I was surprised by the voicemail that lasted over two minutes, the angry gentleman who lashed out at Phil Mickelson, how he had cheered him on for 30 years and would never do so again, his dismay at to the outright greed displayed by the man, already wealthy despite gambling losses and willing to throw his legacy aside to play against lesser competition for millions of Saudi-backed dollars.
Willis Cowlishaw turns 96 next week, and he doesn’t usually get worked up these days.
Yeah, a lot of people are angry about greed in sports, and it’s not just about the has-beens and never-beens with a few still-promising Tour players chasing those LIV bucks that Greg Norman is so proud. It’s all over the sports landscape these days. If they can remake the 1986 release Superior gun then it is surely time to do the same with the years 1987 Wall Street because the whole “greed is good, greed is good” talk feels in touch with that era.
At my alma mater, Great Sark was supposed to bring titles or at least compete for them, not lose to Kansas. In his second year he may not deliver a championship but thanks to NIL he put the Longhorns in luxury vehicles. Running back Bijan Robinson now drives a Lamborghini. Quarterback Quinn Ewers, who mastered the NIL game in terms of making money at Ohio State without throwing a pass, now drives an Aston Martin in Austin. The Horns may not rule the Big 12, but at least they’ll look sharp as they head to the fraternity party after that loss to Alabama on Sept. 10.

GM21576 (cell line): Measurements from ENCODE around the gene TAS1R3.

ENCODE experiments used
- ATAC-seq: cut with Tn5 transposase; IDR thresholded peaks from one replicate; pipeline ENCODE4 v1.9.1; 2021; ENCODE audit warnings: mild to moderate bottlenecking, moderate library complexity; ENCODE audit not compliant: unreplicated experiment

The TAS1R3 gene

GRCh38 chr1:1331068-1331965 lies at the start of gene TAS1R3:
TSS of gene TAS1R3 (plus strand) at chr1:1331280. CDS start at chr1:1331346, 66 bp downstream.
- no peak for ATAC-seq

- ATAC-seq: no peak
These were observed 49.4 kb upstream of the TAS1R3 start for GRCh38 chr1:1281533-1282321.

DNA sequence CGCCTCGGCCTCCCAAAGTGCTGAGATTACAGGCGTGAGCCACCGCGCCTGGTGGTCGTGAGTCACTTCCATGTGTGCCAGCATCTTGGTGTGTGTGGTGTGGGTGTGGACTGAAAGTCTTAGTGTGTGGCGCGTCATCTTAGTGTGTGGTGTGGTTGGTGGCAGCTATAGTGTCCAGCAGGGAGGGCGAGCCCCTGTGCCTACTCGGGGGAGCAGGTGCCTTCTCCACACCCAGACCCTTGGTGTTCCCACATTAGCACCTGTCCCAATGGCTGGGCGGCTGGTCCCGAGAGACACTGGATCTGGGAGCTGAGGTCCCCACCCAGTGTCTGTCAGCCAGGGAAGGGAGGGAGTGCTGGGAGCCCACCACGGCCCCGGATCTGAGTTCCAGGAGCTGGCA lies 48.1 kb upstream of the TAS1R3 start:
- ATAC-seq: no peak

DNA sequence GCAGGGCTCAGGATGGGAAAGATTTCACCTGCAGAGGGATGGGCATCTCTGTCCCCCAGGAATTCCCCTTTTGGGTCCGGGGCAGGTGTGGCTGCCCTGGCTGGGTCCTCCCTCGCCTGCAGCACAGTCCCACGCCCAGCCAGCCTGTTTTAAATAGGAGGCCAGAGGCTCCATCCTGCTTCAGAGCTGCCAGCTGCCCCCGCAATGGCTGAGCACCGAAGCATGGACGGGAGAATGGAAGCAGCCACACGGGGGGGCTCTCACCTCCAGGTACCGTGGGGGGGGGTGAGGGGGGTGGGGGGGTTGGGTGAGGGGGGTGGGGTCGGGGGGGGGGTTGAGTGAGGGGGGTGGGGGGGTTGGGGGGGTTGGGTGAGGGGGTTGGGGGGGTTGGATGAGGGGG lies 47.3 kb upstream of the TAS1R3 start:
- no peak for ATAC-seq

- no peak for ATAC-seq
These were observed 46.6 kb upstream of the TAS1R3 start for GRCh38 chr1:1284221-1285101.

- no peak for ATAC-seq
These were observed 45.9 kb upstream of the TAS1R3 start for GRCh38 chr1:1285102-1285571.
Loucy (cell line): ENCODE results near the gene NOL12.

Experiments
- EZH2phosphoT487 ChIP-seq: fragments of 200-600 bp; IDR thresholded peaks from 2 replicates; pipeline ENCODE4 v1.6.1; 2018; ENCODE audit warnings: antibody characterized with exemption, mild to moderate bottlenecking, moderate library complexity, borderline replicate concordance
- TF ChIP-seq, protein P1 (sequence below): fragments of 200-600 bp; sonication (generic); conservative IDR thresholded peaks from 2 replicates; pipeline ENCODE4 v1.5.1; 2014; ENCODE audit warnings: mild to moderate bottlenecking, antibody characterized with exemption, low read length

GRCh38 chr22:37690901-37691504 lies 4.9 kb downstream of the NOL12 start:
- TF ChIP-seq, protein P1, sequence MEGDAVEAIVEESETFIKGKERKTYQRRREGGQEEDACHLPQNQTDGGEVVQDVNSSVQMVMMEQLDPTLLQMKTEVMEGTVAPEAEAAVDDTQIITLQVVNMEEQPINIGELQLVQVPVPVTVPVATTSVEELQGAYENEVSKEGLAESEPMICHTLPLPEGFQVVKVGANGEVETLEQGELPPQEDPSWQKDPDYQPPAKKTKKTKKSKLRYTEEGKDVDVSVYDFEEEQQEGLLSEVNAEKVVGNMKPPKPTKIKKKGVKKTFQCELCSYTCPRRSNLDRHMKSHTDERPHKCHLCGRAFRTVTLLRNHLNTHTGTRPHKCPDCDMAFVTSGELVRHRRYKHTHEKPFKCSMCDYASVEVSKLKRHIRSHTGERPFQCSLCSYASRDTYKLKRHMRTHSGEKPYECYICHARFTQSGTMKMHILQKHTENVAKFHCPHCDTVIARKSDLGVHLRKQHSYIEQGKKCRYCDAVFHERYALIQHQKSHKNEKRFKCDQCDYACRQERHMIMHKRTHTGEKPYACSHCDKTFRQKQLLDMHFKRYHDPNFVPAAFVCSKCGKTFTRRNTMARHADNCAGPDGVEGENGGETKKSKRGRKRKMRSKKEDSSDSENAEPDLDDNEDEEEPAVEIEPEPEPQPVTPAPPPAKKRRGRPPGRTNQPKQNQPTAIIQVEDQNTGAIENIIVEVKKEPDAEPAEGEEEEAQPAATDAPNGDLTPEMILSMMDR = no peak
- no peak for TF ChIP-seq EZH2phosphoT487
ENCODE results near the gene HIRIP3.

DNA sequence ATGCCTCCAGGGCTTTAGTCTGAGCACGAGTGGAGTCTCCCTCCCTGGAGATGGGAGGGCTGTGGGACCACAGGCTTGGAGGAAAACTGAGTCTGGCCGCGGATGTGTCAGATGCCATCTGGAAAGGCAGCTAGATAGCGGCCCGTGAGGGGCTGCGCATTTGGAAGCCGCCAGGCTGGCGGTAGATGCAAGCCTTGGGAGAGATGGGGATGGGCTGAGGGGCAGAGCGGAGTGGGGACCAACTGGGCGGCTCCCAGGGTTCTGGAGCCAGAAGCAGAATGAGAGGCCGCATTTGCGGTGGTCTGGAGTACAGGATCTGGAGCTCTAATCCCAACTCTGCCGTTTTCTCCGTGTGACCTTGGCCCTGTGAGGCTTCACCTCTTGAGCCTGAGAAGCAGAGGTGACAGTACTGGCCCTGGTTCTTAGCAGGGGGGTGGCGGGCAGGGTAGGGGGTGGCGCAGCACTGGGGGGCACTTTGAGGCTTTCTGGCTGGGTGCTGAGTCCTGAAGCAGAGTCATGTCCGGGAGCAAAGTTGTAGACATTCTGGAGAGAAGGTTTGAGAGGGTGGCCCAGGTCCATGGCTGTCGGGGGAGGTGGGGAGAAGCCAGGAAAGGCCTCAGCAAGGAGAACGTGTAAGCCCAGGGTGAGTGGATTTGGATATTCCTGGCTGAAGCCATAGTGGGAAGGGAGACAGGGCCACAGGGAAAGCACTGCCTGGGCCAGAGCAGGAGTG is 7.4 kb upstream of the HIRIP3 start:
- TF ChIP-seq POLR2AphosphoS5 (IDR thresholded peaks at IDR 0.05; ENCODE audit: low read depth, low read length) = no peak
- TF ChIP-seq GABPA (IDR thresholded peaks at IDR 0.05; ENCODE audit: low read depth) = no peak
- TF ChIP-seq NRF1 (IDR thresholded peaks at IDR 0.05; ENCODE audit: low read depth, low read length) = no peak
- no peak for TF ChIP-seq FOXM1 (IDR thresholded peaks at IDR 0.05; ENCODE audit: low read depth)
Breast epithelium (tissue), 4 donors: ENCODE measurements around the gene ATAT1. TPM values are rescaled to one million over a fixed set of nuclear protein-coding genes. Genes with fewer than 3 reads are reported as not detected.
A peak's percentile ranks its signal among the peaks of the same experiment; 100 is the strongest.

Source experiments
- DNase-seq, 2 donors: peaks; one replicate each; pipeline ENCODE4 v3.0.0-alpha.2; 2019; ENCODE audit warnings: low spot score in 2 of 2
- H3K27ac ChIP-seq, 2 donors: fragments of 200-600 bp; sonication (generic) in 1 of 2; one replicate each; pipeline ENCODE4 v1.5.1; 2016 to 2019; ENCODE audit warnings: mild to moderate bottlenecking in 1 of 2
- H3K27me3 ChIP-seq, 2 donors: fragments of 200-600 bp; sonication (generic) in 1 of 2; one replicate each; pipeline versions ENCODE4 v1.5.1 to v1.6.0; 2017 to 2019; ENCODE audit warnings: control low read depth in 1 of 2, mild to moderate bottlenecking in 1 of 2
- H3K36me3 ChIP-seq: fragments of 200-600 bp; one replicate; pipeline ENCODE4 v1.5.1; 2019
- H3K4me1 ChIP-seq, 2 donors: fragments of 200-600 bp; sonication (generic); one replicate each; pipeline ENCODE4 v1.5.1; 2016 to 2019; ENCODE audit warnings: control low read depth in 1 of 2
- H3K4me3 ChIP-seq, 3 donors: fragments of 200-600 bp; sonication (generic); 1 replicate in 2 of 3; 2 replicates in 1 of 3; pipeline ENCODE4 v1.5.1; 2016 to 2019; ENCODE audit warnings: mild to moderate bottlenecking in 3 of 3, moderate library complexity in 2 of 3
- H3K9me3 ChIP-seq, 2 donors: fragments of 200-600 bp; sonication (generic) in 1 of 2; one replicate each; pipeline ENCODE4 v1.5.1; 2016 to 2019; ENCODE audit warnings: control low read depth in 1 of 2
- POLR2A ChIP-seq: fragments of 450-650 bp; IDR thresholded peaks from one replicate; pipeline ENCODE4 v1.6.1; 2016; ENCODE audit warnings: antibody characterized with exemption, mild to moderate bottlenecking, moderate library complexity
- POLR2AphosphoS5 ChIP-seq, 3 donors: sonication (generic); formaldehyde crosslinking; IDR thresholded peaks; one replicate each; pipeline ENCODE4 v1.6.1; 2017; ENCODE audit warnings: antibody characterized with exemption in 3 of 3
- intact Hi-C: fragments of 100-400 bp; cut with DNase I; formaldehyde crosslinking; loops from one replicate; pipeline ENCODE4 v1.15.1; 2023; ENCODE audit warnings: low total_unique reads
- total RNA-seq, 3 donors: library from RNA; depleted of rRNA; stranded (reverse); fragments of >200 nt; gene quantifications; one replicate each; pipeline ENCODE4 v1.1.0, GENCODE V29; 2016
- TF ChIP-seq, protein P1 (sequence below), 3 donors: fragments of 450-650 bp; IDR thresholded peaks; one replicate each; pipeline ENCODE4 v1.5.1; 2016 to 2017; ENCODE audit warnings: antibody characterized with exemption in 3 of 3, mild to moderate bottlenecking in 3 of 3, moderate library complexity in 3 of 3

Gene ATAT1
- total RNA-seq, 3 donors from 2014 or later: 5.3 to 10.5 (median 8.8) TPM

Money is the king of modern sports debate.
Is Jalen Brunson Worth $20 Million A Year? (Yes, even if it limits the Mavs enormously).
Is Dak worth $40 million a year? (Maybe, but they pinch subs on wide receivers again).
Is Marcus Semien Worth $25 Million A Year? (The last 10 days is a resounding “yes” after 40 games of a big “hell no”).
It’s like there’s this huge ball filled with money floating above the sports world, ready to topple over at any moment, except no one dies in these squid games.
Money out of control is not limited to land. After Tony Romo was paid around $1 million a week to work his way through a three-hour football game on CBS, Troy Aikman cashed in the same way at ESPN. Naturally, Tom Brady doubled the two with a $37.5 million a year contract to stream games if and when he retires.
We know how silly this all is, that if Aikman and Joe Buck, with a collective of $33 million a year, were given a steady diet of Vikings-Jaguars, Monday Night Football ratings would plummet anyway. Don’t worry, they have better games. But in Brady’s case, the man who’s become a modern-day Joe Montana at quarterback better not duplicate his idol in the broadcast booth Fox just dumped a fortune on.
Heck, some of us on this side of the media business see ESPN’s Adam Schefter getting $9 million and start thinking, ‘If only I had actually busted all those stories that Jimmy Johnson was feeding me at the bar in 1993 .was unofficial!
The truth is that we spend far more time being angry with money than happy to have it. Our salaries are perfectly fine until we hear that the guy in the next cubicle is making another $20,000. Suddenly we are furious.